Scottish National Gallery

The Scottish National Gallery is home to the country's spectacular collection of fine art.

TravelCurious Tip

For quieter contemplation, visit during the winter months. There is an annual showing of Turner’s watercolours in January

The Scottish National Gallery may not be the largest, but it houses an extraordinary array of artworks. Set in a grand, neoclassical building with Ionic porticoes, the gallery is located on The Mound in central Edinburgh, symbolically caught between the Old and New Towns. Fittingly, in the collection you will find a mix of the Old Masters and artists fresh from winning the Turner Prize.

In its distinctive octagonal rooms, illuminated through skylights and with pine green carpets and wine red walls, you can find European art from the Renaissance through to the present day. Highlights include Titian’s Renaissance masterpiece, “The Three Ages of Man”, Rembrandt’s “Self-Portrait aged fifty-one” and Poussin’s “Seven Sacraments”.

However, be sure not to miss the homegrown art. Scotland has a strong tradition in the fine arts and the gallery has extensive displays of Scottish works from Allan Ramsay, David Wilkie and Henry Raeburn which are always on display in the lower floor rooms.

A room with a view

Sir Walter Scott called Scotland the “Land of the mountain and the flood.” To understand what he meant, the best thing you can do - beyond some of your own exploring - is to savour the Scottish landscape paintings by 19th century artists such as Peter Graham and Horatio McCulloch.

Angels of the north

Weather permitting, the beautiful parkland surrounding the gallery must be explored. Let the dramatic contours of the lawns guide you between sculptures from artists such as Anthony Gormley and Barbara Hepworth.

Nearby Attractions

See all attractions in Edinburgh
Dean Village
Located below Edinburgh Castle to the northwest, Dean Village is a quaint neighborhood with picturesque landscapes and idyllic pubs.
The Dean Bridge
Located at the heart of historic Dean Village, the bridge has come to be as much a picture spot as a transport link.
Scottish National Gallery of Modern Art
The Scottish National Gallery of Modern Art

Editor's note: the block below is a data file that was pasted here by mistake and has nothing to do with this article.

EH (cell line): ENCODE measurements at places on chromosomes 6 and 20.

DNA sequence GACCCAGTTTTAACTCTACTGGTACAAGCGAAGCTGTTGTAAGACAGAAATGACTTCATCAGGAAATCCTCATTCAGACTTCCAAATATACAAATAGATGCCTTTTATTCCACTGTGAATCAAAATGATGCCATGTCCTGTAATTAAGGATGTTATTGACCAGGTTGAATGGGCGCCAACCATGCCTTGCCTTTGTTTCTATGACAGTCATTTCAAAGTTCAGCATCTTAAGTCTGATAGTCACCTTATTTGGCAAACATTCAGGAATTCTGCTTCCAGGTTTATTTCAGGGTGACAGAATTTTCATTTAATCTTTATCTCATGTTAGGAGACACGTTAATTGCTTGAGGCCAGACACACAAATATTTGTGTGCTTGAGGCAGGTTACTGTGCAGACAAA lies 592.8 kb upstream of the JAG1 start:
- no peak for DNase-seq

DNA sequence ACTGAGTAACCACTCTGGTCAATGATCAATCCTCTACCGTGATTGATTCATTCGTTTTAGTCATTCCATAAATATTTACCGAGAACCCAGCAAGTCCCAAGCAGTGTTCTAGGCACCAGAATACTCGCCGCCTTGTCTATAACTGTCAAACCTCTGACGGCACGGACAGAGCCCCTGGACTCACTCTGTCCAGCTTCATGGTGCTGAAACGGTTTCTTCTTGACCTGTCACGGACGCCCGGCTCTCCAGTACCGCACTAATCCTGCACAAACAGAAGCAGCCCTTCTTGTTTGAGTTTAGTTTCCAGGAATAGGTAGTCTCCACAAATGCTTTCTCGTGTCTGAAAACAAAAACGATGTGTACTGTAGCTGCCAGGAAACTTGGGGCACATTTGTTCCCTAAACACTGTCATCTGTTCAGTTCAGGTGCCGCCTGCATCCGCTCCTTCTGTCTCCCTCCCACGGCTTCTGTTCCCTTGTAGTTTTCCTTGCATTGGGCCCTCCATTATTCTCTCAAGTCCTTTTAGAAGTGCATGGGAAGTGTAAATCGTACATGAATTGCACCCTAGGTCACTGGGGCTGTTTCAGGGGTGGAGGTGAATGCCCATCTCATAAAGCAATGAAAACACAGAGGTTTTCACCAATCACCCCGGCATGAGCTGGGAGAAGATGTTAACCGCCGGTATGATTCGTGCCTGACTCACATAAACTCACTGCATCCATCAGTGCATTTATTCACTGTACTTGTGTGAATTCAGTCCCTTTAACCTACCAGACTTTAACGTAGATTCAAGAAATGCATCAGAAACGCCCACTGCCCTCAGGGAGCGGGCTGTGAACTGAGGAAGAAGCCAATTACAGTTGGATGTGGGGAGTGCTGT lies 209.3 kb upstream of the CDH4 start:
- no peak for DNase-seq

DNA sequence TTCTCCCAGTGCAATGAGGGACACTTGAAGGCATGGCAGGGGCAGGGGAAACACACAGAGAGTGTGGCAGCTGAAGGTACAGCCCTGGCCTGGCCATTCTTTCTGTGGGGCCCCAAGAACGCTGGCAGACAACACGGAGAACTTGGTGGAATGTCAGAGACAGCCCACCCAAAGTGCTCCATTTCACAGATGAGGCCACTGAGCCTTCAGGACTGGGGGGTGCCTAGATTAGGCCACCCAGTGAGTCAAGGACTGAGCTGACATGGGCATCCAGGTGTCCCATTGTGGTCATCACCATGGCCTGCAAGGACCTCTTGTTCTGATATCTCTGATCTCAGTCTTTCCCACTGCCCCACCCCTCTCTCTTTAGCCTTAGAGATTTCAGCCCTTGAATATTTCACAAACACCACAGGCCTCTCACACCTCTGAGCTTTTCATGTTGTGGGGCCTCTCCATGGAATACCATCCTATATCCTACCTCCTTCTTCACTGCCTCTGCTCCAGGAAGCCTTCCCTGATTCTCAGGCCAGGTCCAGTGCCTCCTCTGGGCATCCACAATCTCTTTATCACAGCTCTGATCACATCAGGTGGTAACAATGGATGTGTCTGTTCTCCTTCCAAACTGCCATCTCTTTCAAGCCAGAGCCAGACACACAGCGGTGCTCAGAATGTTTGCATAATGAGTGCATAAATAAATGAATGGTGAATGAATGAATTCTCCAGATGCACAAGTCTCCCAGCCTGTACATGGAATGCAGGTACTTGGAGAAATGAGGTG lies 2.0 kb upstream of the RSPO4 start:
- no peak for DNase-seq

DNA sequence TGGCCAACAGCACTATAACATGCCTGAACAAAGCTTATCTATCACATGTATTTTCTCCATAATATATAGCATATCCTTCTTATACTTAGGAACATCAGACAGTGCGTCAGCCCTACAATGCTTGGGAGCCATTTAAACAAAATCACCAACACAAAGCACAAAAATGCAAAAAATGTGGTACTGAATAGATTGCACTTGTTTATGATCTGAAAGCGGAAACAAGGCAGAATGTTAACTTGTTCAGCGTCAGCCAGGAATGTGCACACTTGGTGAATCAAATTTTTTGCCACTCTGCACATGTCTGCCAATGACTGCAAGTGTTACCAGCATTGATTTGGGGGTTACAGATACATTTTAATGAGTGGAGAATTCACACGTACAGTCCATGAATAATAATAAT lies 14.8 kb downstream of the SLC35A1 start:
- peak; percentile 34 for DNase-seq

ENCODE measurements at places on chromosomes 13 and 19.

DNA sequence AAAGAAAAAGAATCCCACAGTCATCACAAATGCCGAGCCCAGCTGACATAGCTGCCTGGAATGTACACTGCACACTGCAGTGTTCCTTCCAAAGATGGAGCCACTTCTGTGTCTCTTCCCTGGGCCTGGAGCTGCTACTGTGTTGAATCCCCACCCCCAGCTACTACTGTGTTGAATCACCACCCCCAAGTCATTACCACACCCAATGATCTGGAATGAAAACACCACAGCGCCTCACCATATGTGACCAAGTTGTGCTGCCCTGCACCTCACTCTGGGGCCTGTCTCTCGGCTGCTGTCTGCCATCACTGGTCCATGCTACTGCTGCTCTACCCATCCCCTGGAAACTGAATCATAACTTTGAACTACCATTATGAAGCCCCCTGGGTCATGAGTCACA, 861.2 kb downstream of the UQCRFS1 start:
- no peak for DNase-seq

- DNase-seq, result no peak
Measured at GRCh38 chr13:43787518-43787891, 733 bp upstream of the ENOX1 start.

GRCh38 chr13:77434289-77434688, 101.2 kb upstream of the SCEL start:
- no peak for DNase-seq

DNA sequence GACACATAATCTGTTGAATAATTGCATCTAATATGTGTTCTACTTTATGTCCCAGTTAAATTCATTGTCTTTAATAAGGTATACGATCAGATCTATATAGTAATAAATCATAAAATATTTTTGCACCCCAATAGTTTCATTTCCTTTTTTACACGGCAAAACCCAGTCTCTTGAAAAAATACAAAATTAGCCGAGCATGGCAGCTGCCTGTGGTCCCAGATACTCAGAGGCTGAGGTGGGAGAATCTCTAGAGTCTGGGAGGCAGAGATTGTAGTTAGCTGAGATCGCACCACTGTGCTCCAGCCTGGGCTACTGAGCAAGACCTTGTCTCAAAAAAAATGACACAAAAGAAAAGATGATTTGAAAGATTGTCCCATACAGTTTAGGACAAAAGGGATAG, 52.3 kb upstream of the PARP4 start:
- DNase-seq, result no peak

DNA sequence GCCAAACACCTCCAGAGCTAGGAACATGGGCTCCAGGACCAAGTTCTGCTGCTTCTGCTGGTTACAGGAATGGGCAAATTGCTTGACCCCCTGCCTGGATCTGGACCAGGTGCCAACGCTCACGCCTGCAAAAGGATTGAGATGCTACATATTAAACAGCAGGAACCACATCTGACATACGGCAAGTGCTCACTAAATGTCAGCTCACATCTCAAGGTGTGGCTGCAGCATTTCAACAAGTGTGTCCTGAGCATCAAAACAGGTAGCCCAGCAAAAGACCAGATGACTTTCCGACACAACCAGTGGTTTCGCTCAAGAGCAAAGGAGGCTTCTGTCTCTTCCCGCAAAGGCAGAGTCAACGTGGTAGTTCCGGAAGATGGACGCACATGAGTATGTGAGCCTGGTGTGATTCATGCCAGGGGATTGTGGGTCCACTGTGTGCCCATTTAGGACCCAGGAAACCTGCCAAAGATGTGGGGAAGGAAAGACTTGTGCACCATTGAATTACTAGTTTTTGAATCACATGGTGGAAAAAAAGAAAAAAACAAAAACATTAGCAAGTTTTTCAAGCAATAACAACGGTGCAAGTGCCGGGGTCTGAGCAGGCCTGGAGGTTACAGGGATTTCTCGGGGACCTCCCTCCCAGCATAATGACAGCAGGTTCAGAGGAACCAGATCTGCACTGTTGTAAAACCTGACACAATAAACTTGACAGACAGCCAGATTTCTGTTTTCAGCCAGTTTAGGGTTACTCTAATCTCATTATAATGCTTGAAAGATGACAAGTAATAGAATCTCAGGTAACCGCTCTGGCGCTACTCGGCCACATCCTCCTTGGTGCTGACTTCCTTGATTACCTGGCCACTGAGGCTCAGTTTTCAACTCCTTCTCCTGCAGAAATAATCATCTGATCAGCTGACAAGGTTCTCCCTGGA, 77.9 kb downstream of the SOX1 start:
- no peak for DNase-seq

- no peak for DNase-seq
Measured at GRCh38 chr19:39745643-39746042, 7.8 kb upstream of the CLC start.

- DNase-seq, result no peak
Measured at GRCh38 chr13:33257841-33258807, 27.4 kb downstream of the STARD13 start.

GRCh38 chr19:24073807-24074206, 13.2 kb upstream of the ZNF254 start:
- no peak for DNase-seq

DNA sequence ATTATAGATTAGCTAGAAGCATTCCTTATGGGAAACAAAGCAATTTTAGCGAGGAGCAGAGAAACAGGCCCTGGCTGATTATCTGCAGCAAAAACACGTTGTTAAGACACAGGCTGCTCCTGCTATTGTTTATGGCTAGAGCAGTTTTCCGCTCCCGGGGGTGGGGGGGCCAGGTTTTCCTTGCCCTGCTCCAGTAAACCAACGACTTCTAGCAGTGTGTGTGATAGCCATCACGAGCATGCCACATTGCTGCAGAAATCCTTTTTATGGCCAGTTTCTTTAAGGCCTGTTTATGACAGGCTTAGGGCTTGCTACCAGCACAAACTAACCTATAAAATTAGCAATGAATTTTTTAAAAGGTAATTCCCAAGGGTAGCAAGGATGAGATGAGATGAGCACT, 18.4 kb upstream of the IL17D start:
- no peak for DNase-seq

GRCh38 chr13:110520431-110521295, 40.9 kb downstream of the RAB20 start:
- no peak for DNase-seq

Charlotte Square
This prestigious square is the architectural jewel of the New Town.
Wee dram of Scottish whisky
Beware of any Scotsperson who invites you out for a 'wee dram', as no local has ever actually limited themselves to a 'wee dram.'
Dirty Dick's
Over the last century, Dirty Dick's has become an establishment of myth. Enjoy its candlelit ambiance and traditional amber ales.

Related Tours

The Best of Edinburgh: Private Walking Tour with Edinburgh Castle
On this half-day walking tour of Edinburgh, you will discover some of the most important historical sites of Scotland, including the world-famous Royal Mile, a guided tour of Edinburgh Castle, and a medieval labyrinth of cobblestone alleyways and tenements that comprise this UNESCO World Heritage Site

On your private walking tour, you will: 

  • Enjoy a breathtaking view from Calton Hill with your private tour guide;
  • Admire the Palace of Holyroodhouse and hear about political controversy outside the Scottish Parliament;
  • See the historic John Knox House and hear about its history;
  • Walk along the iconic Royal Mile, and discuss the history of Edinburgh's Old Town;
  • Walk by the City Chambers, the place of the City of Edinburgh Council and its predecessors;
  • Walk by Victoria Street and see one of the most photographed locations in the city and hear about Harry Potter stories;
  • Explore the imposing St Giles Cathedral, known also as the High Kirk of Edinburgh, founded in 1124 by King David I;
  • Enjoy a 30-minute tour of Edinburgh Castle, with a long rich history as a royal residence, military garrison, prison and fortress;
  • End your tour at Edinburgh Castle, where you can continue to explore at your own leisure. 
On your private tour, your expert guide will take you into Old Town’s maze of streets and concealed courtyards, where you will learn about the city’s ‘closes’- cramped alleyways, and ‘wynds’ - narrow lanes between houses. 

Hear about the many characters who lived and died here, including Deacon Brodie, town councilman by day and master thief by night, who inspired Robert Louis Stevenson's novel The Strange Case of Dr Jekyll and Mr Hyde.

You will also have the chance to explore the imposing St Giles Cathedral – the seat of Scottish Christianity for over nine centuries and the cradle of the Scottish Reformation during the 16th century.  

Found on the High Street in Edinburgh’s Old Town, it dominates the city’s skyline, with its crowned steeple making a distinctive signature. The current building dates from the 15th century, but there has been a church on the site since early in the 12th.

A tour of Edinburgh would not be complete without learning about Scotland’s most famous historic attraction: Edinburgh Castle. Your guide will take you on a brief private tour of the castle, before leaving you to explore it at your own pace. 


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